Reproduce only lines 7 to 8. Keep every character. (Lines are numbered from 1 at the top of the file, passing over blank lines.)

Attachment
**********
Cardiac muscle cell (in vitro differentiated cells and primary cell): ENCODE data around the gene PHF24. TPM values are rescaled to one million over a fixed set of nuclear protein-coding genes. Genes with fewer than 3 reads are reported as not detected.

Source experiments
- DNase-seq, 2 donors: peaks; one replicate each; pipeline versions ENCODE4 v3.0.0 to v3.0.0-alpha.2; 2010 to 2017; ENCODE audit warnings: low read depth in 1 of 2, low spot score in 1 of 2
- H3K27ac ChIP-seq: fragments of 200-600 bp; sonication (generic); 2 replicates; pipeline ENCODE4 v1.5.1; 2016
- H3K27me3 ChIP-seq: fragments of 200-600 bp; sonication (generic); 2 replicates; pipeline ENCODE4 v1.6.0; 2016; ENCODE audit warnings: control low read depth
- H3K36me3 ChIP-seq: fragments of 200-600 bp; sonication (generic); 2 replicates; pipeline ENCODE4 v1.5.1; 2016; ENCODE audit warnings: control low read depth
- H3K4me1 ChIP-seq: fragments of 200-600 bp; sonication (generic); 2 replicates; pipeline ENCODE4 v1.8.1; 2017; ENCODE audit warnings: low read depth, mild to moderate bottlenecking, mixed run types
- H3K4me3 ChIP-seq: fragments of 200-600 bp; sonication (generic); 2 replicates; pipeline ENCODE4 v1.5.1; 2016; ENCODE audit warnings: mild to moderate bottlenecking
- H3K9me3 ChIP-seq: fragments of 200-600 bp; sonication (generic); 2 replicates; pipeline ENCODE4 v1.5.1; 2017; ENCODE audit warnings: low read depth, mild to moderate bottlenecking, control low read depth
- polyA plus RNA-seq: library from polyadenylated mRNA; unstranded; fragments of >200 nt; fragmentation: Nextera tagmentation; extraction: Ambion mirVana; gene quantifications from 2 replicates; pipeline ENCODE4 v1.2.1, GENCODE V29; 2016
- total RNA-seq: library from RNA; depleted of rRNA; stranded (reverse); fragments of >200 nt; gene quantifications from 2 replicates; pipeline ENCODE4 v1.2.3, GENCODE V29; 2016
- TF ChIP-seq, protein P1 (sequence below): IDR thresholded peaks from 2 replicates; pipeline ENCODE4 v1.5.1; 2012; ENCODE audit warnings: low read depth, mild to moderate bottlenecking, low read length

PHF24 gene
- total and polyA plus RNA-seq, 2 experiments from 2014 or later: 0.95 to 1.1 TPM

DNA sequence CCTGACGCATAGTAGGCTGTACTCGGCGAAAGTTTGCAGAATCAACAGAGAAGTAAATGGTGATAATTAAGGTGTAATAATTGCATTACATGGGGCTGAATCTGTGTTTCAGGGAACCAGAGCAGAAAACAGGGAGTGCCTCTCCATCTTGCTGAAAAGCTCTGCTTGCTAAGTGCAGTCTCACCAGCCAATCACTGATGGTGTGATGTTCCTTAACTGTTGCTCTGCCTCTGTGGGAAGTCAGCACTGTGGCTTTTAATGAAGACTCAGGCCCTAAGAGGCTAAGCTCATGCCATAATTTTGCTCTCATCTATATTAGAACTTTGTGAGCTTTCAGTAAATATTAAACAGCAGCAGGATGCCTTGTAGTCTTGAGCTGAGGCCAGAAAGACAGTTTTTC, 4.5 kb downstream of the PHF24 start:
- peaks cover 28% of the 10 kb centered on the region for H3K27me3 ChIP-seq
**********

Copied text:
- H3K4me1 ChIP-seq: fragments of 200-600 bp; sonication (generic); 2 replicates; pipeline ENCODE4 v1.8.1; 2017; ENCODE audit warnings: low read depth, mild to moderate bottlenecking, mixed run types
- H3K4me3 ChIP-seq: fragments of 200-600 bp; sonication (generic); 2 replicates; pipeline ENCODE4 v1.5.1; 2016; ENCODE audit warnings: mild to moderate bottlenecking